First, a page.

Draft Defamation Bill unveiled

Consultation open until 10 June 2011

This afternoon Justice Secretary Kenneth Clarke unveiled a draft bill to reform the law of defamation in England and Wales.

Mr Clarke said in a statement ‘the right to speak freely and debate issues without fear of censure is a vital cornerstone of a democratic society. In recent years though, the increased threat of costly libel actions has begun to have a chilling effect on scientific and academic debate, and investigative journalism.

The Government’s draft Defamation Bill will ensure that anyone who makes a statement of fact or expresses an honest opinion can do so with confidence.

However it is never acceptable to harm someone’s reputation without just cause, so the Bill will ensure defamation law continues to balance the needs of both sides and encourage a just outcome in libel cases.’

The Government expressed some of the aims of the draft Bill to be

  • A new ‘public interest’ defence which can be used by defendants in defamation cases.
  • A requirement for claimants to demonstrate substantial harm before they can sue.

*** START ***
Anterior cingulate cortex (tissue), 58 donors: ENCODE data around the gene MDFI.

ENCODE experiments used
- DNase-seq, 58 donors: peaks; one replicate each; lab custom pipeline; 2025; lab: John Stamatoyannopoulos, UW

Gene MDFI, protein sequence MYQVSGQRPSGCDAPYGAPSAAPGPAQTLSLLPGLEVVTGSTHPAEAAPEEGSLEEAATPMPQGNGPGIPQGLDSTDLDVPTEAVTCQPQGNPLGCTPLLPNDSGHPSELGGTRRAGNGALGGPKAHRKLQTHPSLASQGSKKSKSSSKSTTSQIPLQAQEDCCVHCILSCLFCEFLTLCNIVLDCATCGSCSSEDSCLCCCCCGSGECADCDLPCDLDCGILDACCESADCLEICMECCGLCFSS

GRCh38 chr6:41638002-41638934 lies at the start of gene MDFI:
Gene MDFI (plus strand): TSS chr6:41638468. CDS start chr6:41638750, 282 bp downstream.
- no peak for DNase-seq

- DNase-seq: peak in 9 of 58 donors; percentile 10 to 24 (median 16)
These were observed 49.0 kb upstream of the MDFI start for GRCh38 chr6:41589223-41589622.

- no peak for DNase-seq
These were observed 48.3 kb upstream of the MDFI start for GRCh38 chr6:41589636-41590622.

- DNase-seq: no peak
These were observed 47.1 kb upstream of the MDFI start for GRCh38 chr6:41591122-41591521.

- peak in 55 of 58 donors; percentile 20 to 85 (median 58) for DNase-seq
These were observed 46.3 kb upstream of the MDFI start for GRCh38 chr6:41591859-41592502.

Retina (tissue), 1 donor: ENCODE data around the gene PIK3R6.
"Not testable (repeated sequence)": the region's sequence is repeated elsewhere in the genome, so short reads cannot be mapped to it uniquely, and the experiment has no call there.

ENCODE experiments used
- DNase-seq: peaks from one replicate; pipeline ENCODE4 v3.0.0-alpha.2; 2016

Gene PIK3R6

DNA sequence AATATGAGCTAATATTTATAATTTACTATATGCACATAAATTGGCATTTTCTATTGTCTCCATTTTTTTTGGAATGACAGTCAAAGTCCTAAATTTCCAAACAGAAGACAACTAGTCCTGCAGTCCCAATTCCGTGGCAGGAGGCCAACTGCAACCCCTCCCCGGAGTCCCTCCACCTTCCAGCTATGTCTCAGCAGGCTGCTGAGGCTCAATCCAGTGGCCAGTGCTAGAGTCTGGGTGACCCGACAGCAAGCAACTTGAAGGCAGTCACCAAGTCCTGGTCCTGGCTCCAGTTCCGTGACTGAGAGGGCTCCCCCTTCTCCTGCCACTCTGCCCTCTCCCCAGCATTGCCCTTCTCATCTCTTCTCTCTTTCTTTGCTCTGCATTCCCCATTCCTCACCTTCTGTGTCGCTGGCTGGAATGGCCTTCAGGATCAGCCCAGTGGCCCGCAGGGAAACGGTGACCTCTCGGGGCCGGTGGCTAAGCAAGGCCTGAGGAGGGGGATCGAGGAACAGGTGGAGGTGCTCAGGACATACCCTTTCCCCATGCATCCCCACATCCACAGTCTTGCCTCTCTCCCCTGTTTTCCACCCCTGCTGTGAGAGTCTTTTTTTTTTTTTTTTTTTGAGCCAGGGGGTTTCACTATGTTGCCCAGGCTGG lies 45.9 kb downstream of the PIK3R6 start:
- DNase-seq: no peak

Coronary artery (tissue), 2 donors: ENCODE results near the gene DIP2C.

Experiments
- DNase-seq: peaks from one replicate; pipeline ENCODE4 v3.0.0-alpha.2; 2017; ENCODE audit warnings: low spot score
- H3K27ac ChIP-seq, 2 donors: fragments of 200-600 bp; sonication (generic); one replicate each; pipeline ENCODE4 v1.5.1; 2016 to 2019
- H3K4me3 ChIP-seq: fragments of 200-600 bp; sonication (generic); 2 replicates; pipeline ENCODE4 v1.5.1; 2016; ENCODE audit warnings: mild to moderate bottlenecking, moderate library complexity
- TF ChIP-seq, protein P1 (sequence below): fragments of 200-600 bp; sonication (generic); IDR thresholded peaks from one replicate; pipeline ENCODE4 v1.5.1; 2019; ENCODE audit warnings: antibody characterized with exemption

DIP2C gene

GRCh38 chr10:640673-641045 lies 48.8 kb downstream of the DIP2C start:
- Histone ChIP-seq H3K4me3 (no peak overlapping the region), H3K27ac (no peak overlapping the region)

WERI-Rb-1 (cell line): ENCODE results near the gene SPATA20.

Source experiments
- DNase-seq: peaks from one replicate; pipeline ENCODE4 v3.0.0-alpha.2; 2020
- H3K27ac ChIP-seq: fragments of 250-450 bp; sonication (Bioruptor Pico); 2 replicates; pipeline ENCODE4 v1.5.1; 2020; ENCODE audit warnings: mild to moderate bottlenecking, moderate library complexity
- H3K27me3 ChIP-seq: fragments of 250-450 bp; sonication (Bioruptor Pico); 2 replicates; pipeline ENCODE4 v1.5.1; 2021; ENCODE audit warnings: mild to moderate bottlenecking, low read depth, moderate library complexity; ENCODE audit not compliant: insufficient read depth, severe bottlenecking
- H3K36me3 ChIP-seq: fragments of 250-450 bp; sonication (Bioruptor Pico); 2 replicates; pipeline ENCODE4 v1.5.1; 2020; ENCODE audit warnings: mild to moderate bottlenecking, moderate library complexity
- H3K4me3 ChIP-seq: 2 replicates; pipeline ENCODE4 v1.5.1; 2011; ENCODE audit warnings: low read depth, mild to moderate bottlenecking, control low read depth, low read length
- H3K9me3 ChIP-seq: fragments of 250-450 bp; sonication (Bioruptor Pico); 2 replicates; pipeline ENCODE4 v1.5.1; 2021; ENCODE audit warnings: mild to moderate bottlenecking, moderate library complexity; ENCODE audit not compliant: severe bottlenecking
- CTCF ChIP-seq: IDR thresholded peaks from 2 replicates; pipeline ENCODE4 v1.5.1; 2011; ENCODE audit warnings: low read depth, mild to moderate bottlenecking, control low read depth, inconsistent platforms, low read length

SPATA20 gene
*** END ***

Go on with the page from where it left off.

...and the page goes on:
• Reducing so-called “libel tourism” by making it tougher to bring overseas claims which have little connection to the UK in the English courts.
  • A single publication rule, meaning repeat claims for libel cannot be made every time a publication is accessed on the internet.

A period of consultation on the Government’s proposals will now run until 10 June 2011.

Besides the measures included in the Bill, the Government is also opening for consulation an array of other issues to do with the law of defamation in England and Wales, details of which are included in the Ministry of Justice’s press release here.

The text of the draft bill is to be found here.